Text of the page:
Giving for the Sake of Giving
"God benefited the midwives - and the people increased and became very strong. And it was because the midwives feared God that He made them houses." (1)
Yocheved and Miriam risked their lives to save Jewish baby boys from being murdered by the Egyptians. God rewarded them by making them 'houses' - Rashi explains that they merited to be the mothers of the lines of Kohanim (Priests), Leviim and Kings. Rabbi Moshe Feinstein asks: if their main reward was these 'houses,' why does the clause, "and the people increased and became very strong" interrupt the description of their reward? Since the 'houses' were the benefit described, it would seem that they should follow immediately afterwards, and the verse should have said, "God benefited the midwives and made them houses."
He answers that their main reward was not the houses but rather the increase of the people, since their true desire and joy was the expansion of the Jewish population. Consequently after the verse states that God benefited them, it immediately mentions the resultant expansion of the Jewish people; that was their main reward, the houses were merely a secondary bonus for their great fear of God.(2)
There can be a number of different reasons why a person performs an act of kindness. It may be because he knows it is a mitzvah to do kindness; it may be because he owes this person a favor, or it may be due to numerous other possible factors. We can learn from Rabbi Feinstein's explanation that the main intention we should have when we help someone (as well as the general intent to do a mitzvah) is that they benefit from our action. Yocheved and Miriam did not care about what reward they would receive for saving Jewish lives; they merely wanted the lives to be saved. God rewarded them by enabling their actions to succeed and the Jewish people grew as a result.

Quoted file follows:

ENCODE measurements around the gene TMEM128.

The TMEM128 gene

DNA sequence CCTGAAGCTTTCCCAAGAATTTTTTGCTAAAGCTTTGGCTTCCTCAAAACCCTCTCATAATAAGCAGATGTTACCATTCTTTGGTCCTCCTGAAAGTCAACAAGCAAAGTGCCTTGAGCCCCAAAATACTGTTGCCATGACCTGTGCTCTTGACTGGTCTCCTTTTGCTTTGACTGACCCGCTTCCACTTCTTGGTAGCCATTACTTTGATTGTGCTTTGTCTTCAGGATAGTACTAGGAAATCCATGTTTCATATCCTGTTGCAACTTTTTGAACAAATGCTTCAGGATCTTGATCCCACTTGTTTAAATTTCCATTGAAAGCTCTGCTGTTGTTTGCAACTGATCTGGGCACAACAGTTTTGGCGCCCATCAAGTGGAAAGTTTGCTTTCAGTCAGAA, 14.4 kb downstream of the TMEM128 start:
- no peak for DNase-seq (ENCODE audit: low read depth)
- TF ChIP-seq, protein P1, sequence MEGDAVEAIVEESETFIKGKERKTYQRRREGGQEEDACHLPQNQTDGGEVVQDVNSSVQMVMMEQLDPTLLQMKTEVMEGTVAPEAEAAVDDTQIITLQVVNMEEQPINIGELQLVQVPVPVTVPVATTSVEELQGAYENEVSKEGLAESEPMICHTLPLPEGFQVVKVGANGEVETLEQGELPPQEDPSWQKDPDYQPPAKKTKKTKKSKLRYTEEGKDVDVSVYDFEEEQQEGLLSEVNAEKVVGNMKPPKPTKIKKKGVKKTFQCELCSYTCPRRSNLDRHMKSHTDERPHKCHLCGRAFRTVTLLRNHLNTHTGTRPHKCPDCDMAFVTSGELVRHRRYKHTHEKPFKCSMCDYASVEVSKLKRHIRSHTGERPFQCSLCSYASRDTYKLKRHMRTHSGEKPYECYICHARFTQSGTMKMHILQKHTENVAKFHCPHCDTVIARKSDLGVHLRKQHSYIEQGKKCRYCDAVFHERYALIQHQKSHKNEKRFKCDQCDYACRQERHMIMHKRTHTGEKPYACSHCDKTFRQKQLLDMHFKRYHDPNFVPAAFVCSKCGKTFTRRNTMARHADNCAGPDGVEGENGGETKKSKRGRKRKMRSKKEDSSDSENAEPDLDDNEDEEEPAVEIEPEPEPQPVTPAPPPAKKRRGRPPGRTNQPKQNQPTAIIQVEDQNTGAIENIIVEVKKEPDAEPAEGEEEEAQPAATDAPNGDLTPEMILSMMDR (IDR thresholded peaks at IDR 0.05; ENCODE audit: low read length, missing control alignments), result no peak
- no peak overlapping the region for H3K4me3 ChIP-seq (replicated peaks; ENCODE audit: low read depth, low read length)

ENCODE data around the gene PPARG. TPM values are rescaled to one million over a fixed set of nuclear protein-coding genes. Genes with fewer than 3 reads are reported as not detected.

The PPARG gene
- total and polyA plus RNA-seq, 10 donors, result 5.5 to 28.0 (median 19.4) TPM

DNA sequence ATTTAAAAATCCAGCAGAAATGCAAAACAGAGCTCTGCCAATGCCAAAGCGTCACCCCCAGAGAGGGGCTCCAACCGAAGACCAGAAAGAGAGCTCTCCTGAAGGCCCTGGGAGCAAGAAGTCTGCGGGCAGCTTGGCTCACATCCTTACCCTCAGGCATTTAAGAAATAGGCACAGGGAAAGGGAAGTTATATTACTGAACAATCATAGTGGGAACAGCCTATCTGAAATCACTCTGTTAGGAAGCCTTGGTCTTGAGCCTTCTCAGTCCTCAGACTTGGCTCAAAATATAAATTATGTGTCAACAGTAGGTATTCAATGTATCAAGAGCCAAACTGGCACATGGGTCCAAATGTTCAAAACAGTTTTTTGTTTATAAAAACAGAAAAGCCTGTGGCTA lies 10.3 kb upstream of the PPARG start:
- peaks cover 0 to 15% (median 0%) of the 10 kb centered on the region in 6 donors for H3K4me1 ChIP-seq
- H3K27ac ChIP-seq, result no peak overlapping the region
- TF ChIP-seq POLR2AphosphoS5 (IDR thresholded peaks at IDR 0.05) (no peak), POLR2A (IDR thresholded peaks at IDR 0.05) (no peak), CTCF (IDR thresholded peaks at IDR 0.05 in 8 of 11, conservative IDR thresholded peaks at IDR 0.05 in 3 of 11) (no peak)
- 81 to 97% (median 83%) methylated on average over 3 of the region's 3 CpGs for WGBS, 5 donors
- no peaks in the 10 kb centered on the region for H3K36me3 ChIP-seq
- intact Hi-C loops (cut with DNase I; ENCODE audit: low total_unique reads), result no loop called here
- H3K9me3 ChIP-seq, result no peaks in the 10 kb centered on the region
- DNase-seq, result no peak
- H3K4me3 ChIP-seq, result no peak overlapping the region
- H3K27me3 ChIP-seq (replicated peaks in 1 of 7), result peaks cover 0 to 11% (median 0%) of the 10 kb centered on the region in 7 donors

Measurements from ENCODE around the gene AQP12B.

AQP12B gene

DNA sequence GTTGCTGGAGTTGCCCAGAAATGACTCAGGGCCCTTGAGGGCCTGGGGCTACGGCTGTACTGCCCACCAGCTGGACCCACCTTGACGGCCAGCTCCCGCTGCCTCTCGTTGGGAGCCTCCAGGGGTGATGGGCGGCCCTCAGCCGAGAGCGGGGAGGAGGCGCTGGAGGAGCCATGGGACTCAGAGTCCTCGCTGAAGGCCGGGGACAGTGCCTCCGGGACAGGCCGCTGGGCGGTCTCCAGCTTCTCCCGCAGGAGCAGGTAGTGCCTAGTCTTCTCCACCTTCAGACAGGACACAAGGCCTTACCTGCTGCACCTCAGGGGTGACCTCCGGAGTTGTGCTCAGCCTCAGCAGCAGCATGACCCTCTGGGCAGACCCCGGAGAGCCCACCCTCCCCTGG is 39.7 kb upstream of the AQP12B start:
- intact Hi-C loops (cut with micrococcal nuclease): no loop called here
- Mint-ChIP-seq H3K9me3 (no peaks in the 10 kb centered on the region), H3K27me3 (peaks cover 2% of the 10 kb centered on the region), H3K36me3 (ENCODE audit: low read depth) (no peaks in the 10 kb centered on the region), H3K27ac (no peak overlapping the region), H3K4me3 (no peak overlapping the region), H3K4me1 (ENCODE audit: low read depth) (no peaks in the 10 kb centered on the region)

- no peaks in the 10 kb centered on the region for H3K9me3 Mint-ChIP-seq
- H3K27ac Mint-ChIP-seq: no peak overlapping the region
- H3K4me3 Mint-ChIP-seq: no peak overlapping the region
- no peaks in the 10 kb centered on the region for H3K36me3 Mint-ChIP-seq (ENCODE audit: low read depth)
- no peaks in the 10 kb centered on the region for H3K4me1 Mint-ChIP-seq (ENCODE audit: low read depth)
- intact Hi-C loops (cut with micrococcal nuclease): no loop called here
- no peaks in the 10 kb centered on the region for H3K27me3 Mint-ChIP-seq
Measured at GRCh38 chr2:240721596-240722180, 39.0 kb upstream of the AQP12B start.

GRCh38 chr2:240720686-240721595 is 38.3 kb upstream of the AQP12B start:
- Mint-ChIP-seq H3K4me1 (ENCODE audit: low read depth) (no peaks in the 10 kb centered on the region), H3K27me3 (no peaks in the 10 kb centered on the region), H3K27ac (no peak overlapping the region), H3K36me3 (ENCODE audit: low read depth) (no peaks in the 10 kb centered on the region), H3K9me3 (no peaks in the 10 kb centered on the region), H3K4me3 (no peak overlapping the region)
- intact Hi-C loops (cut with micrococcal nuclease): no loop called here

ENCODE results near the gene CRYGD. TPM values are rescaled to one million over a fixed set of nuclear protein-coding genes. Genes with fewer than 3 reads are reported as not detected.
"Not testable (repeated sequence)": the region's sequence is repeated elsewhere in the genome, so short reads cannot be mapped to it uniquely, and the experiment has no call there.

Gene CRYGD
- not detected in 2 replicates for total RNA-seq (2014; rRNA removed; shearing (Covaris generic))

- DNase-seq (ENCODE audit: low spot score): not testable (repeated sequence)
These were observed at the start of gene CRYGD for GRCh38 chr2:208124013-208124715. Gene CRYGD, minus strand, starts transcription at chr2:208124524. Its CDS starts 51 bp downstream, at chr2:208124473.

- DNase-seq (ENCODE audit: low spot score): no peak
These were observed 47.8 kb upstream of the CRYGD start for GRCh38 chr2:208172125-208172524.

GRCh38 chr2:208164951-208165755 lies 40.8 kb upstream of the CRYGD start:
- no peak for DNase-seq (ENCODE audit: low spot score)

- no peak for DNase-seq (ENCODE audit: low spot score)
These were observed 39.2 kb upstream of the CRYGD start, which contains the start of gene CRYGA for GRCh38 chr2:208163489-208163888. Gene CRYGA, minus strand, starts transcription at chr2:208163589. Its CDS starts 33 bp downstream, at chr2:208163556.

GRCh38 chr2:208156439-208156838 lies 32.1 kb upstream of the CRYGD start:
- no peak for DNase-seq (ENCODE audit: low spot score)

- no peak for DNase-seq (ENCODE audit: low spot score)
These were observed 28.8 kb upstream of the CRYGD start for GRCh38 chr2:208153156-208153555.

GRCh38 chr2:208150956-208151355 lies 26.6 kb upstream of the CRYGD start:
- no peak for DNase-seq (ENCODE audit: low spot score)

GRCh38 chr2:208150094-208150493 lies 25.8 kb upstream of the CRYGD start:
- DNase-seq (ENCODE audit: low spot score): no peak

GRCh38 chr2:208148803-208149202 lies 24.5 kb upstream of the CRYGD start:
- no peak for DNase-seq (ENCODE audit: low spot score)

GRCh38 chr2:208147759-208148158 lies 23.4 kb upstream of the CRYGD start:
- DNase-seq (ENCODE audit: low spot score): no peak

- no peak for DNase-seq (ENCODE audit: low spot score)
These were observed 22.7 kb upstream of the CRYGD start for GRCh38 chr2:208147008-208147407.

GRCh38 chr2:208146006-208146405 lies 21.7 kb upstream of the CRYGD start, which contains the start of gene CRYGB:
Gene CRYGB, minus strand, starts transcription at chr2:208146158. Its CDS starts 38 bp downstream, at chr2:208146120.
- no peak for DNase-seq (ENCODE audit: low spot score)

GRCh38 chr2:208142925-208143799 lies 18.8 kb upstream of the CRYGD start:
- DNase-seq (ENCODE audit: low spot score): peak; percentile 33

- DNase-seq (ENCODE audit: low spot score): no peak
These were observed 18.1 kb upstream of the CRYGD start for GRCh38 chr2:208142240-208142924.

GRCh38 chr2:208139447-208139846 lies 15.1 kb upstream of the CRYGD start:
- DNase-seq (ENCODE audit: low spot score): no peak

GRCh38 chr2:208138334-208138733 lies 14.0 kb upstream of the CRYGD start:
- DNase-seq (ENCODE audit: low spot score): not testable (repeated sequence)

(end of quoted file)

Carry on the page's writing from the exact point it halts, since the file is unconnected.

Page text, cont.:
Yocheved's son, Moses, inherited this same dedication to others. He saw the suffering of his people and risked his life to help them. He persuaded Pharaoh to give them a rest day so that they could observe Shabbos and he showed great concern for the sheep in his flock. It was in the merit of these actions that God spoke to him at the Burning Bush and made him leader of the Jewish people. He wanted nothing more than to release them from the crushing slavery in Egypt, and his reward was that he merited to be the one to take them out.
This lesson is relevant in many areas of our lives, but perhaps is most important with regard to our careers. Many people are fortunate to be involved in a job which involves helping others. However, it is quite easy to focus primarily on the money that they receive for providing their service. Rabbi Avraham Pam was once being treated by a dentist and he remarked at how much this dentist helped people in his profession. The dentist replied that this was a nice side-benefit to his job, implying that the main reason that he did it was to earn a living. Rabbi Pam replied that actually the money he earned was the side benefit but the main purpose should be to help people have healthy teeth.
We know that the ultimate reward for Yocheved and Miriam would be in the Next World - the consequence of their pure motives. If a person performs acts of kindness with such motivations then he can assure himself of ample benefit in the Next World. The Atler of Slobodka once noted the self-sacrifice of bakers - in that time the baker would rise very early in the morning in order to provide bread for the community. They were performing an incredible act of kindness by getting up so early in order that people would have this vital commodity. However, he commented that if the baker is doing it solely in order to earn a livelihood then he is losing his main source of reward in the Next World. Performing acts of kindness is a great thing and merits great reward, but let us not lose focus of what our intention should be - to help others. The side benefits will come, but improving the lives of our fellow Jew is ample reward in and of itself.
1. Shemos, 1:20-21.
2. Darash Moshe, Parsha Shemos.